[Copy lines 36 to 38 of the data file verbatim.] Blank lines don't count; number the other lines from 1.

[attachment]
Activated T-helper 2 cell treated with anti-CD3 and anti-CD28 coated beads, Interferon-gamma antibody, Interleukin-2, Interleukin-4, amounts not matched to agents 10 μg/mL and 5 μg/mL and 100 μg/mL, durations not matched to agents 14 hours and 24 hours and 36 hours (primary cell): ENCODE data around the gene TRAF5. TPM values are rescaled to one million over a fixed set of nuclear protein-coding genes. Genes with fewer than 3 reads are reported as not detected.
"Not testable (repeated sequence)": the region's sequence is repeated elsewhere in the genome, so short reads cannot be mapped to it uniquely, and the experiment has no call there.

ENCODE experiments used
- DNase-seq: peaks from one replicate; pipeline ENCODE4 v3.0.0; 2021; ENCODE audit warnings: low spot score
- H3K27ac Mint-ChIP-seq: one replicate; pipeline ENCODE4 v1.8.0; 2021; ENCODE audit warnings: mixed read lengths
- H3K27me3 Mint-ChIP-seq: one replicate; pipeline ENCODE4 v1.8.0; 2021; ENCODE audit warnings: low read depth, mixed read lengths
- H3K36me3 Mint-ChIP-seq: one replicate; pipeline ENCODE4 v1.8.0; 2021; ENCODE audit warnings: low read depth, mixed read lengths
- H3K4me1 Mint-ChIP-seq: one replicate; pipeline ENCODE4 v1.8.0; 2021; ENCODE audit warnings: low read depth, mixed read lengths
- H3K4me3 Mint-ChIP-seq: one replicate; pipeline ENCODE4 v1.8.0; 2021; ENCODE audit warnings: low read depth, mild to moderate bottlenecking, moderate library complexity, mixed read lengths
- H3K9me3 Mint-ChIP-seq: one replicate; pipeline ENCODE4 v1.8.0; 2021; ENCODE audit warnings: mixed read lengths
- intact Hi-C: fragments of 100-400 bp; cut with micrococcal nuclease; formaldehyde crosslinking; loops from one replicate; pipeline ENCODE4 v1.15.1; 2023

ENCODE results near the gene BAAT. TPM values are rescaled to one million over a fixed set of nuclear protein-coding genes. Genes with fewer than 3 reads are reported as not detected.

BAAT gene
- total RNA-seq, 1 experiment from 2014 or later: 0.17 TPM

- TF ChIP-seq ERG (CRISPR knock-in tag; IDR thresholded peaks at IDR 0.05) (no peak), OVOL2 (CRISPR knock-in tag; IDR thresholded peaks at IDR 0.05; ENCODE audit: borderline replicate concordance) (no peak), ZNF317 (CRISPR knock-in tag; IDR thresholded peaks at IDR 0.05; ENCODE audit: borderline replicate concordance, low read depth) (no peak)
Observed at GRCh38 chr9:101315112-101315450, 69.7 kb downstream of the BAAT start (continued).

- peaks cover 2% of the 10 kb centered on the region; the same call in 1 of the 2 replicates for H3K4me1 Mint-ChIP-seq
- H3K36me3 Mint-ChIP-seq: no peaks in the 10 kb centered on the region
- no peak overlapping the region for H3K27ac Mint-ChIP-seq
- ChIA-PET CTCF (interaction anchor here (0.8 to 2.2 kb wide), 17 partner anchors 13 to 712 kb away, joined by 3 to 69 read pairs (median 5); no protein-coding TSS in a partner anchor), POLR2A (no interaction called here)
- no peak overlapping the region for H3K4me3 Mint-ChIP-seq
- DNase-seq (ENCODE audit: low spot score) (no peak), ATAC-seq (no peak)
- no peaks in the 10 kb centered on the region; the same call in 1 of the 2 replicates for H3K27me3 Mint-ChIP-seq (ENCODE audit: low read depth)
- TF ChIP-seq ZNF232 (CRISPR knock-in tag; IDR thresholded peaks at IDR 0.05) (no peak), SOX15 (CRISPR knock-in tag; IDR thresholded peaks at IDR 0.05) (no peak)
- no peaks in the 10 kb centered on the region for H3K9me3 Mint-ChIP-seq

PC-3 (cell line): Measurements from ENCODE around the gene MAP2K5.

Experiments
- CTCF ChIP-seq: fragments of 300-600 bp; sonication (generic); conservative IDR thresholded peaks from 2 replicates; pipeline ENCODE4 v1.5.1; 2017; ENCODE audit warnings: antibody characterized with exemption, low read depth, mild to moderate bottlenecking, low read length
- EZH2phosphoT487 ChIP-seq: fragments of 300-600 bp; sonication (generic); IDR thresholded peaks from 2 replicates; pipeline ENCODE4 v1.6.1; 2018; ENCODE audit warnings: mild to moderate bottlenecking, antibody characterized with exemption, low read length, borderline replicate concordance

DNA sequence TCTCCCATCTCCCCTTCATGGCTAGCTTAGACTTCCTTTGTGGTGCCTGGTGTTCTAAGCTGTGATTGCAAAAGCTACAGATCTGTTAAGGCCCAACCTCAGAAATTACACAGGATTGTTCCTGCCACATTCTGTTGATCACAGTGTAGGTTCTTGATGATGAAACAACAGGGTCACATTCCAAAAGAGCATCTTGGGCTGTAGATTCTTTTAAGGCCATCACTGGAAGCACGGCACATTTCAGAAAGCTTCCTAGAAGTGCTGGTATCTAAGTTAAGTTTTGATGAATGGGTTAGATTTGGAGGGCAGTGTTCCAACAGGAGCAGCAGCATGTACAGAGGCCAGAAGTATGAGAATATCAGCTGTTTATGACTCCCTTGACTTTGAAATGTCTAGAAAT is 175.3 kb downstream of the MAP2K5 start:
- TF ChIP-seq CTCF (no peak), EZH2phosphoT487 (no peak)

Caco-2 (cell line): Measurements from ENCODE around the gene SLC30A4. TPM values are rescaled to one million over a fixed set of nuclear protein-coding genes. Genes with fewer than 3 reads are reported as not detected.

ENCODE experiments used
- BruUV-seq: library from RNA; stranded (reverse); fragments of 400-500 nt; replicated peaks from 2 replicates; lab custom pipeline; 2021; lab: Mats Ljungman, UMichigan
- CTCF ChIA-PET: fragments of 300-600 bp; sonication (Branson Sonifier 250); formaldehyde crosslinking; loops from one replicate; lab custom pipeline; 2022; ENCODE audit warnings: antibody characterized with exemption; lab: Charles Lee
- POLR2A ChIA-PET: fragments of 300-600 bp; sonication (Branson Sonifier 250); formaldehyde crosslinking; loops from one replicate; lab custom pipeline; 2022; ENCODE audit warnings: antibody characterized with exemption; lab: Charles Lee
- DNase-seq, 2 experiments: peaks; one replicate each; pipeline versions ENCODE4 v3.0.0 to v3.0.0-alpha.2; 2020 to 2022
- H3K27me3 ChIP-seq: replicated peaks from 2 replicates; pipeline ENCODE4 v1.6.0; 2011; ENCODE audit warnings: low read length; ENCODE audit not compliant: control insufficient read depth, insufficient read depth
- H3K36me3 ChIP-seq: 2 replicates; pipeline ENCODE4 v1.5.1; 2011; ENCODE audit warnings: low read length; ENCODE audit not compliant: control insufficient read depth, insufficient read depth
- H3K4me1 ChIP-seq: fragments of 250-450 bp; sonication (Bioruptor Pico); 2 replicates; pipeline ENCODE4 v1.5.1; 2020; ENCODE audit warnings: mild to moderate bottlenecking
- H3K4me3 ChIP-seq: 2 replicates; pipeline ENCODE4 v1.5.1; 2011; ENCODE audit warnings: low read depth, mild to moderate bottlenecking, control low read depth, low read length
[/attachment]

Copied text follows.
- POLR2A ChIA-PET: fragments of 300-600 bp; sonication (Branson Sonifier 250); formaldehyde crosslinking; loops from one replicate; lab custom pipeline; 2022; ENCODE audit warnings: antibody characterized with exemption; lab: Charles Lee
- DNase-seq, 2 experiments: peaks; one replicate each; pipeline versions ENCODE4 v3.0.0 to v3.0.0-alpha.2; 2020 to 2022
- H3K27me3 ChIP-seq: replicated peaks from 2 replicates; pipeline ENCODE4 v1.6.0; 2011; ENCODE audit warnings: low read length; ENCODE audit not compliant: control insufficient read depth, insufficient read depth